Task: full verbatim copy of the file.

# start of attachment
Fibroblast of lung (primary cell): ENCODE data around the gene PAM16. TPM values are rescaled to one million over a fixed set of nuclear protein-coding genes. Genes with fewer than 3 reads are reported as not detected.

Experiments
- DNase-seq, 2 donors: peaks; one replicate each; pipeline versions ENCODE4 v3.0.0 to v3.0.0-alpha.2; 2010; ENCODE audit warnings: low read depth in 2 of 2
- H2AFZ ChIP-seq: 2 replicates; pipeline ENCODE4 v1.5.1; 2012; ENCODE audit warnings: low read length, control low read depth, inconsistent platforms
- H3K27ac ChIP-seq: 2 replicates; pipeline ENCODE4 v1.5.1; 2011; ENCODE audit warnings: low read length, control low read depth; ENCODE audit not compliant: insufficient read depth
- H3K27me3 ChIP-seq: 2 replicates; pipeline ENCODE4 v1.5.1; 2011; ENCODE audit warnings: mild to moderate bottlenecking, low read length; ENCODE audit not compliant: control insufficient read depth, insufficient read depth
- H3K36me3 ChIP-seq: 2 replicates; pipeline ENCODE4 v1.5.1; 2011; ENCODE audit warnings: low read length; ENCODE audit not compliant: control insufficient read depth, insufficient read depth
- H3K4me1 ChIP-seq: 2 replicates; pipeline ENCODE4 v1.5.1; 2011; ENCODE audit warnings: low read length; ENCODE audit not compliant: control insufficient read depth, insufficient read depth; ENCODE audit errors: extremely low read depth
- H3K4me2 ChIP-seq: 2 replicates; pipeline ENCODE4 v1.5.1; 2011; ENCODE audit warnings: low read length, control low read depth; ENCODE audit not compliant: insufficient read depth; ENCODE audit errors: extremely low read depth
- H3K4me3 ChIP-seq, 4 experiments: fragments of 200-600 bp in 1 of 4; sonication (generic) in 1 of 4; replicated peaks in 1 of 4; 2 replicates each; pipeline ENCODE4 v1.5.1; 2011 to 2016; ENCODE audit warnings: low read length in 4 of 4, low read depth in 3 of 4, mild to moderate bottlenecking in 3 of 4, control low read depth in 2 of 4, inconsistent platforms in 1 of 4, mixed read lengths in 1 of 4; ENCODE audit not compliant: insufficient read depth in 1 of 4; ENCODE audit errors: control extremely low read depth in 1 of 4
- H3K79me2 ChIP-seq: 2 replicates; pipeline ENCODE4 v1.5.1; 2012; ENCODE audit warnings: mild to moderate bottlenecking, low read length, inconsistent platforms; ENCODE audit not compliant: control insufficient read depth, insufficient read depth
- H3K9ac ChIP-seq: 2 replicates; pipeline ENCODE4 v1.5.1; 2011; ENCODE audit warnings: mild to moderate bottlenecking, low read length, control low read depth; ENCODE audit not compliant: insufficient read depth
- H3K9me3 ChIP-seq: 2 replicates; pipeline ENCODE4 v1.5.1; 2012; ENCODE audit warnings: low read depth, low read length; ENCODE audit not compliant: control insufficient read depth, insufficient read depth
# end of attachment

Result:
Fibroblast of lung (primary cell): ENCODE data around the gene PAM16. TPM values are rescaled to one million over a fixed set of nuclear protein-coding genes. Genes with fewer than 3 reads are reported as not detected.

Experiments
- DNase-seq, 2 donors: peaks; one replicate each; pipeline versions ENCODE4 v3.0.0 to v3.0.0-alpha.2; 2010; ENCODE audit warnings: low read depth in 2 of 2
- H2AFZ ChIP-seq: 2 replicates; pipeline ENCODE4 v1.5.1; 2012; ENCODE audit warnings: low read length, control low read depth, inconsistent platforms
- H3K27ac ChIP-seq: 2 replicates; pipeline ENCODE4 v1.5.1; 2011; ENCODE audit warnings: low read length, control low read depth; ENCODE audit not compliant: insufficient read depth
- H3K27me3 ChIP-seq: 2 replicates; pipeline ENCODE4 v1.5.1; 2011; ENCODE audit warnings: mild to moderate bottlenecking, low read length; ENCODE audit not compliant: control insufficient read depth, insufficient read depth
- H3K36me3 ChIP-seq: 2 replicates; pipeline ENCODE4 v1.5.1; 2011; ENCODE audit warnings: low read length; ENCODE audit not compliant: control insufficient read depth, insufficient read depth
- H3K4me1 ChIP-seq: 2 replicates; pipeline ENCODE4 v1.5.1; 2011; ENCODE audit warnings: low read length; ENCODE audit not compliant: control insufficient read depth, insufficient read depth; ENCODE audit errors: extremely low read depth
- H3K4me2 ChIP-seq: 2 replicates; pipeline ENCODE4 v1.5.1; 2011; ENCODE audit warnings: low read length, control low read depth; ENCODE audit not compliant: insufficient read depth; ENCODE audit errors: extremely low read depth
- H3K4me3 ChIP-seq, 4 experiments: fragments of 200-600 bp in 1 of 4; sonication (generic) in 1 of 4; replicated peaks in 1 of 4; 2 replicates each; pipeline ENCODE4 v1.5.1; 2011 to 2016; ENCODE audit warnings: low read length in 4 of 4, low read depth in 3 of 4, mild to moderate bottlenecking in 3 of 4, control low read depth in 2 of 4, inconsistent platforms in 1 of 4, mixed read lengths in 1 of 4; ENCODE audit not compliant: insufficient read depth in 1 of 4; ENCODE audit errors: control extremely low read depth in 1 of 4
- H3K79me2 ChIP-seq: 2 replicates; pipeline ENCODE4 v1.5.1; 2012; ENCODE audit warnings: mild to moderate bottlenecking, low read length, inconsistent platforms; ENCODE audit not compliant: control insufficient read depth, insufficient read depth
- H3K9ac ChIP-seq: 2 replicates; pipeline ENCODE4 v1.5.1; 2011; ENCODE audit warnings: mild to moderate bottlenecking, low read length, control low read depth; ENCODE audit not compliant: insufficient read depth
- H3K9me3 ChIP-seq: 2 replicates; pipeline ENCODE4 v1.5.1; 2012; ENCODE audit warnings: low read depth, low read length; ENCODE audit not compliant: control insufficient read depth, insufficient read depth